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65 solar kits handed out in Akplolo (Togo) to support children’s education

12/11/2019 Partnerships

Within the context of the partnership signed in late 2018 by ARMOR and UNESCO designed to support education in Togo, 65 solar kits have been handed out to pupils at the primary school in the village of Akplolo.

This operation follows the very positive results already obtained last year. Six ASCA® solar kits had been handed out and produced improved school results and more time spent on schoolwork outside the teaching hours.

Akplolo, a village without access to energy

Located in the south of Togo some 100km from Lomé, Akplolo has neither roads nor current access to electricity. Solar energy is therefore an ideal solution for the village and its inhabitants to meet everyday needs, such as lighting and communication.

Solar kits - Akplolo

65 kits and 240 lights

On October 18, 65 ASCA® solar kits were handed out to the village’s pupils by GRAD, the village’s local association, in addition to 240 lights. The solar kits include a pouch which, once opened up, is transformed into a solar charger and LED light with integrated battery.

Thanks to the ASCA® film, incorporated within the pouch, the light’s battery recharges throughout the day. It can then be used after nightfall for several hours. The children are therefore able to study during the evening when they come home, in addition to offering a lighting solution for the whole family.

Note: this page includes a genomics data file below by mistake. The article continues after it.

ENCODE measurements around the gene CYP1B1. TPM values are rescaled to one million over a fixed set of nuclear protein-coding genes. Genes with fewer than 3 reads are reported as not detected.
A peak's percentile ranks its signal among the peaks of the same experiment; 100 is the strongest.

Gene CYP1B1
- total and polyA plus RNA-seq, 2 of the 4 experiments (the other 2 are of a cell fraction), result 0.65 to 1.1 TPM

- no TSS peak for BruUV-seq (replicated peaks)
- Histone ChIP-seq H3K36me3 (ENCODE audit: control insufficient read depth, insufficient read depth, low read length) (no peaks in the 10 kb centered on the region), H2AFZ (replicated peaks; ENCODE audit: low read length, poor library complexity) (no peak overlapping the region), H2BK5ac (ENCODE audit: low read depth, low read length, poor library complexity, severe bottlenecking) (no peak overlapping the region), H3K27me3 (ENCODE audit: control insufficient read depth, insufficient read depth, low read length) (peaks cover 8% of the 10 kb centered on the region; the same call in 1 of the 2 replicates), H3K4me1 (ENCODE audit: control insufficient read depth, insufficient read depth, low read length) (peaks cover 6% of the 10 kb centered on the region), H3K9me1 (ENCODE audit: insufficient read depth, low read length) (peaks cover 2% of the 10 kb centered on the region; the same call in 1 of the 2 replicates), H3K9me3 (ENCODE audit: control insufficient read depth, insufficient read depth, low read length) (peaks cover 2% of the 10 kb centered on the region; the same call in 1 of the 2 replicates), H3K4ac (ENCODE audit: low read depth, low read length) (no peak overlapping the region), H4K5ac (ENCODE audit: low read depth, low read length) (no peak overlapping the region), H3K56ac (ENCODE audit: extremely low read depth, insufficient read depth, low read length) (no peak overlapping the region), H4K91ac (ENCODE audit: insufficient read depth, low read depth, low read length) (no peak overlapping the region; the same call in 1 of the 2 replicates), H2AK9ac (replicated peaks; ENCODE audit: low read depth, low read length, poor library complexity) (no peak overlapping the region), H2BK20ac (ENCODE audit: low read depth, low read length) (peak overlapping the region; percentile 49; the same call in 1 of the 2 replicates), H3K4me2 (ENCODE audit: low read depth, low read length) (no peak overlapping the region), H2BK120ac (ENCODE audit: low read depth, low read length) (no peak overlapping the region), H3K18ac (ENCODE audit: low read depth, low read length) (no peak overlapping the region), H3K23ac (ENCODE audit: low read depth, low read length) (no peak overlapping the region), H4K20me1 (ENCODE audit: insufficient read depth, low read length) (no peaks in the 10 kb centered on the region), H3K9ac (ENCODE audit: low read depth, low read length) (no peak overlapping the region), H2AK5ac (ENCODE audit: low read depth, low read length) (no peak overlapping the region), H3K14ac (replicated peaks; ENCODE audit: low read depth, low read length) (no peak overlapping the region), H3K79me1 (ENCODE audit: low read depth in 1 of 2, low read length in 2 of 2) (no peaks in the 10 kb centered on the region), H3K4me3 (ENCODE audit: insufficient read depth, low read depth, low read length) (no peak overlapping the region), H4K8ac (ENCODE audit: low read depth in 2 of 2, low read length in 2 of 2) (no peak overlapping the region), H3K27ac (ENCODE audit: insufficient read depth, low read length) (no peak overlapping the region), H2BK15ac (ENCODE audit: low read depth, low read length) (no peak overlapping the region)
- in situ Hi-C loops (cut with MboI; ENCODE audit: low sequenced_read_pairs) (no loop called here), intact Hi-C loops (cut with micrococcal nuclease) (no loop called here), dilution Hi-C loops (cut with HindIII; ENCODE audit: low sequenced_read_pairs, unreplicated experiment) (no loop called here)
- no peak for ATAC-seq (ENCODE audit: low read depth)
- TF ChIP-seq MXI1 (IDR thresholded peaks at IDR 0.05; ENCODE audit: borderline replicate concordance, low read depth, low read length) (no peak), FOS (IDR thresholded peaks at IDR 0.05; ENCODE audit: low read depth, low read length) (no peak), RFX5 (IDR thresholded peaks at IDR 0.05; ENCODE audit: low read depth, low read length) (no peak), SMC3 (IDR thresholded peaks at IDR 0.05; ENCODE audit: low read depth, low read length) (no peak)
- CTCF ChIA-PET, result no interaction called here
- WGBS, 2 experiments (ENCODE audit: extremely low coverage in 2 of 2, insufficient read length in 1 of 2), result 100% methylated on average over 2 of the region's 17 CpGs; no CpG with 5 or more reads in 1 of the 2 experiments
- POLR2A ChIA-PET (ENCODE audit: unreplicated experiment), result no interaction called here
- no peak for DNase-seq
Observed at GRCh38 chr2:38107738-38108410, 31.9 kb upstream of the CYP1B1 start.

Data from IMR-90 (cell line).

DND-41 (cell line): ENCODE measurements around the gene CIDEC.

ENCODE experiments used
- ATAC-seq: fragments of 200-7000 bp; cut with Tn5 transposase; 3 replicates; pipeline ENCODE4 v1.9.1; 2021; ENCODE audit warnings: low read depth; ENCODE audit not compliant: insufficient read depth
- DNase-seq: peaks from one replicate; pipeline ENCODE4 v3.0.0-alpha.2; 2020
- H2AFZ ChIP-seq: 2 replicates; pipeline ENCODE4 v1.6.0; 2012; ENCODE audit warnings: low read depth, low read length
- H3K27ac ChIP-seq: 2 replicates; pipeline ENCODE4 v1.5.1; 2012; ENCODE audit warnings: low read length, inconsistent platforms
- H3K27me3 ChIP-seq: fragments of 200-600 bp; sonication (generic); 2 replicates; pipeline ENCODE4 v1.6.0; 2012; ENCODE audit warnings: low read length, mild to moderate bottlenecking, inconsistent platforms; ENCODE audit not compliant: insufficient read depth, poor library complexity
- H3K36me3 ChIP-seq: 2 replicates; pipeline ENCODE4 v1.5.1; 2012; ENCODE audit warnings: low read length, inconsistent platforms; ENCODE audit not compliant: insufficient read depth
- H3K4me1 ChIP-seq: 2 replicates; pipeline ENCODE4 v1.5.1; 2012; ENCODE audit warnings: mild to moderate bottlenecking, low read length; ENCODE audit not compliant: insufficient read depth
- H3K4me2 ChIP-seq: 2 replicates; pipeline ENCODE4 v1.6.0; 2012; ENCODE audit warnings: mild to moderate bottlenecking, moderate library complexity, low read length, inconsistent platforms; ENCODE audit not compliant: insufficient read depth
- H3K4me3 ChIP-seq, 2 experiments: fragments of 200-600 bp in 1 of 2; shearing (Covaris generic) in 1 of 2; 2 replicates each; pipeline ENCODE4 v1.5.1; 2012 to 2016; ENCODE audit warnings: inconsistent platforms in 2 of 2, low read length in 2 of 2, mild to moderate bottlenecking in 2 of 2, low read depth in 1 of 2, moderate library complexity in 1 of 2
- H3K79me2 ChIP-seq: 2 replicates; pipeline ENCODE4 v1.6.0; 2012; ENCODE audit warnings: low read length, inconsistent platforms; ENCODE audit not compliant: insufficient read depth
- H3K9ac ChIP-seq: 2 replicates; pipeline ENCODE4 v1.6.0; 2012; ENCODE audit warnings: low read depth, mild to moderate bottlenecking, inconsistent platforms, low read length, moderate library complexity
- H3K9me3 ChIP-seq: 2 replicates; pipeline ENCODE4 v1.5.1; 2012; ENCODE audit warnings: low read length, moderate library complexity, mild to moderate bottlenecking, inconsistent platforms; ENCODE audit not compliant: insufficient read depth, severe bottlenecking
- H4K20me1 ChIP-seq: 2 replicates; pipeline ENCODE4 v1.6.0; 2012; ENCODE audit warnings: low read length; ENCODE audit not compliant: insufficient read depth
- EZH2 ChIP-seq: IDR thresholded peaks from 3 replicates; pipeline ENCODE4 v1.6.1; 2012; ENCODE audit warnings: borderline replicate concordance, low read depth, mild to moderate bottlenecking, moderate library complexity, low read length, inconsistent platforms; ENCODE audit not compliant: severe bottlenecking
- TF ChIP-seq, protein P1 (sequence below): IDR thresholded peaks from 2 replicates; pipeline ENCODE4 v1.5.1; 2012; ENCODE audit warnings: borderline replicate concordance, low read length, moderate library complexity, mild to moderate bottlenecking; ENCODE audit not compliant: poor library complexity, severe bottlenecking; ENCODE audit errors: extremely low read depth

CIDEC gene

In order to measure the impact of this operation on the schoolchildren, a study will be conducted by GRAD covering the entire school year.

Adrien RANCHON, ASCA® Business Developer in Africa, gives us his thoughts on the campaign.

“This project in partnership with UNESCO is interesting on multiple levels. Beyond the positive impact on the children’s education, the social impact is also significant within the home and in terms of the relationships between parents and children. The parents are proud of their children and encourage them to go to school.

Furthermore, the teachers can find new working methods and ways of encouraging collective or individual homework. Overall, the impact is highly positive for both the village and the school. We will be replicating this type of project in Togo, Benin and Burkina Faso, and hopefully in many more countries in Africa!”

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